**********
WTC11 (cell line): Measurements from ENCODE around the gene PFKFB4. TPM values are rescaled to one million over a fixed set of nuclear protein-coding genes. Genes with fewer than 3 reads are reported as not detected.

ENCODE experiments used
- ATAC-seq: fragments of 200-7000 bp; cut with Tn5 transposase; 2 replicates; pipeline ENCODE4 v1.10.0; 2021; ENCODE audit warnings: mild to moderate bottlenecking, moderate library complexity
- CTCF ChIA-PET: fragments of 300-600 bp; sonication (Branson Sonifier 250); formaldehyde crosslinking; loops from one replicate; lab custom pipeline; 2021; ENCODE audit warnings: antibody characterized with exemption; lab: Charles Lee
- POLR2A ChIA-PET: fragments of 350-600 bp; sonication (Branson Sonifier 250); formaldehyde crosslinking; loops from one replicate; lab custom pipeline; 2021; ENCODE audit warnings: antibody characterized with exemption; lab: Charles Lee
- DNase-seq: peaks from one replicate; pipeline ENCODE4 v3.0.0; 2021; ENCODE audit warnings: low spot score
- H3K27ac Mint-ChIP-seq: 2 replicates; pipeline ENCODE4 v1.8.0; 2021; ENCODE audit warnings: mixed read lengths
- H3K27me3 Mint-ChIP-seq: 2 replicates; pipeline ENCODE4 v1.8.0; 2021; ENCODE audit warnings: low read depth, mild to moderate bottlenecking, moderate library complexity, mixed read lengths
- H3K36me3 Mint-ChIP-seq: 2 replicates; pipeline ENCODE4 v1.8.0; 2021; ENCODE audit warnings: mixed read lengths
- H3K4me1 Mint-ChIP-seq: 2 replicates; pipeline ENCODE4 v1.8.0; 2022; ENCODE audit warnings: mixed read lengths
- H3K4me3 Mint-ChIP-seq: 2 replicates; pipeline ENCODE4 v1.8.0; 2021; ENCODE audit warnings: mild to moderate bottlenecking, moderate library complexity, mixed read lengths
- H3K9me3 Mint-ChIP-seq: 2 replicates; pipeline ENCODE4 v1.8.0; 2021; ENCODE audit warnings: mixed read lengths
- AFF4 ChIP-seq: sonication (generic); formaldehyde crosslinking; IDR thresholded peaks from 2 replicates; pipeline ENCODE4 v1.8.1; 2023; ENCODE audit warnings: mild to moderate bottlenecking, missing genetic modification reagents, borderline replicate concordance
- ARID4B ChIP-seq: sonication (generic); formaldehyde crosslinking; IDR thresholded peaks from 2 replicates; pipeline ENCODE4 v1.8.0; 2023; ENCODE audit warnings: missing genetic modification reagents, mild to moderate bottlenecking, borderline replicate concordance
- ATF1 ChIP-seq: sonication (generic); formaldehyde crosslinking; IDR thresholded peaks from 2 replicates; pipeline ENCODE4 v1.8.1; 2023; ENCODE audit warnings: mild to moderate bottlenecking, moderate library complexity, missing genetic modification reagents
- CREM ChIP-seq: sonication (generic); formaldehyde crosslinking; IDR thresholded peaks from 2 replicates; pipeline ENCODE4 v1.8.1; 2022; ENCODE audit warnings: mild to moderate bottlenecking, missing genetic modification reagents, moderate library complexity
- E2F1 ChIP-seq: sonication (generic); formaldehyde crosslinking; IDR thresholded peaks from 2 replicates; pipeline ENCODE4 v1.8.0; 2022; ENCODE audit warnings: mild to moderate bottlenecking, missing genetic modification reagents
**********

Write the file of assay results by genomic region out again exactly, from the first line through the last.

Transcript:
WTC11 (cell line): Measurements from ENCODE around the gene PFKFB4. TPM values are rescaled to one million over a fixed set of nuclear protein-coding genes. Genes with fewer than 3 reads are reported as not detected.

ENCODE experiments used
- ATAC-seq: fragments of 200-7000 bp; cut with Tn5 transposase; 2 replicates; pipeline ENCODE4 v1.10.0; 2021; ENCODE audit warnings: mild to moderate bottlenecking, moderate library complexity
- CTCF ChIA-PET: fragments of 300-600 bp; sonication (Branson Sonifier 250); formaldehyde crosslinking; loops from one replicate; lab custom pipeline; 2021; ENCODE audit warnings: antibody characterized with exemption; lab: Charles Lee
- POLR2A ChIA-PET: fragments of 350-600 bp; sonication (Branson Sonifier 250); formaldehyde crosslinking; loops from one replicate; lab custom pipeline; 2021; ENCODE audit warnings: antibody characterized with exemption; lab: Charles Lee
- DNase-seq: peaks from one replicate; pipeline ENCODE4 v3.0.0; 2021; ENCODE audit warnings: low spot score
- H3K27ac Mint-ChIP-seq: 2 replicates; pipeline ENCODE4 v1.8.0; 2021; ENCODE audit warnings: mixed read lengths
- H3K27me3 Mint-ChIP-seq: 2 replicates; pipeline ENCODE4 v1.8.0; 2021; ENCODE audit warnings: low read depth, mild to moderate bottlenecking, moderate library complexity, mixed read lengths
- H3K36me3 Mint-ChIP-seq: 2 replicates; pipeline ENCODE4 v1.8.0; 2021; ENCODE audit warnings: mixed read lengths
- H3K4me1 Mint-ChIP-seq: 2 replicates; pipeline ENCODE4 v1.8.0; 2022; ENCODE audit warnings: mixed read lengths
- H3K4me3 Mint-ChIP-seq: 2 replicates; pipeline ENCODE4 v1.8.0; 2021; ENCODE audit warnings: mild to moderate bottlenecking, moderate library complexity, mixed read lengths
- H3K9me3 Mint-ChIP-seq: 2 replicates; pipeline ENCODE4 v1.8.0; 2021; ENCODE audit warnings: mixed read lengths
- AFF4 ChIP-seq: sonication (generic); formaldehyde crosslinking; IDR thresholded peaks from 2 replicates; pipeline ENCODE4 v1.8.1; 2023; ENCODE audit warnings: mild to moderate bottlenecking, missing genetic modification reagents, borderline replicate concordance
- ARID4B ChIP-seq: sonication (generic); formaldehyde crosslinking; IDR thresholded peaks from 2 replicates; pipeline ENCODE4 v1.8.0; 2023; ENCODE audit warnings: missing genetic modification reagents, mild to moderate bottlenecking, borderline replicate concordance
- ATF1 ChIP-seq: sonication (generic); formaldehyde crosslinking; IDR thresholded peaks from 2 replicates; pipeline ENCODE4 v1.8.1; 2023; ENCODE audit warnings: mild to moderate bottlenecking, moderate library complexity, missing genetic modification reagents
- CREM ChIP-seq: sonication (generic); formaldehyde crosslinking; IDR thresholded peaks from 2 replicates; pipeline ENCODE4 v1.8.1; 2022; ENCODE audit warnings: mild to moderate bottlenecking, missing genetic modification reagents, moderate library complexity
- E2F1 ChIP-seq: sonication (generic); formaldehyde crosslinking; IDR thresholded peaks from 2 replicates; pipeline ENCODE4 v1.8.0; 2022; ENCODE audit warnings: mild to moderate bottlenecking, missing genetic modification reagents